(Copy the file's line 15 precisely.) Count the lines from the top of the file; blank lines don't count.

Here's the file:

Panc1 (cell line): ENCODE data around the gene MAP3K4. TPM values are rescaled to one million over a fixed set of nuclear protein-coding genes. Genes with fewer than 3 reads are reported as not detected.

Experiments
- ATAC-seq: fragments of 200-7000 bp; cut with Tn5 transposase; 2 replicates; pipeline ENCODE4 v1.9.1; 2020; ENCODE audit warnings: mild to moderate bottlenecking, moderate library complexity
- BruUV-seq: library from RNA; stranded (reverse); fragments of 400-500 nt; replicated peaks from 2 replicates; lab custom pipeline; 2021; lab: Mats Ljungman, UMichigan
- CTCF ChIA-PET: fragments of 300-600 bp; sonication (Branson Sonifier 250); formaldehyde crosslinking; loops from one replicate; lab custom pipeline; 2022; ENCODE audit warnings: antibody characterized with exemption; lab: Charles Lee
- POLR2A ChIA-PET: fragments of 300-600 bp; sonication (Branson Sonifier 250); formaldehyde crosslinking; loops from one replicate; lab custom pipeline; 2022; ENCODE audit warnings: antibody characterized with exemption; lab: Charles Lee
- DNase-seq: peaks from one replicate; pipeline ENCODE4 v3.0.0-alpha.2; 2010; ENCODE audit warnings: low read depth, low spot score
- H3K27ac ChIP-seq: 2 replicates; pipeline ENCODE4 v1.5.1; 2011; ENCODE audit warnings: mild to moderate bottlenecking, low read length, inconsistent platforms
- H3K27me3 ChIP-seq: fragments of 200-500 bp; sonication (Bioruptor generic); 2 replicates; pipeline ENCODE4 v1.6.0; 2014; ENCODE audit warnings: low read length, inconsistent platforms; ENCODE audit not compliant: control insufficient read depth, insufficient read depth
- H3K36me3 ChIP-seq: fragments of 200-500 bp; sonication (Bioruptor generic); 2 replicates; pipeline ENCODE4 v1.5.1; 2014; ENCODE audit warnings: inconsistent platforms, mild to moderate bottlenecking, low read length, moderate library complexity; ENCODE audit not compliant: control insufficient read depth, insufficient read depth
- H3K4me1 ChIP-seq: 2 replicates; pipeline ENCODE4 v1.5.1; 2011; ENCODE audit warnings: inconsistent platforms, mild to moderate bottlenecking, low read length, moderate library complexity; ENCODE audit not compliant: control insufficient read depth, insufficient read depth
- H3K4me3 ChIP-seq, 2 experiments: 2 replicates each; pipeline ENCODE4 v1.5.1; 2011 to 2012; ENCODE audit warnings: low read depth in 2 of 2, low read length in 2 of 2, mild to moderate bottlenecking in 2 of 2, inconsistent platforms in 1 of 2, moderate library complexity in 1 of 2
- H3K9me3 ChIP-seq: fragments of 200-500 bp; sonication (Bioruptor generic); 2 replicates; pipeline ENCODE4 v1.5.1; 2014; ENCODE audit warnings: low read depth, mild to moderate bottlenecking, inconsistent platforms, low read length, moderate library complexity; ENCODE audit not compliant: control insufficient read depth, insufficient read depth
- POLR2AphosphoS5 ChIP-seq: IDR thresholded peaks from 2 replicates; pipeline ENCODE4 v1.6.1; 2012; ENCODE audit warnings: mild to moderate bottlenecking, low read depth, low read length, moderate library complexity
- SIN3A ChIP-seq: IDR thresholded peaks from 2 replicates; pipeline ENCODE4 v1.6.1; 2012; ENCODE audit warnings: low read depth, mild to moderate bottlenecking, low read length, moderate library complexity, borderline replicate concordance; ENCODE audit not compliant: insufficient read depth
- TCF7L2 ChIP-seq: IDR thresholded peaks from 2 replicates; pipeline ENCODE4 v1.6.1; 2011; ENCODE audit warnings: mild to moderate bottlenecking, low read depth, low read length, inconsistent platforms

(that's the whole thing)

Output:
- SIN3A ChIP-seq: IDR thresholded peaks from 2 replicates; pipeline ENCODE4 v1.6.1; 2012; ENCODE audit warnings: low read depth, mild to moderate bottlenecking, low read length, moderate library complexity, borderline replicate concordance; ENCODE audit not compliant: insufficient read depth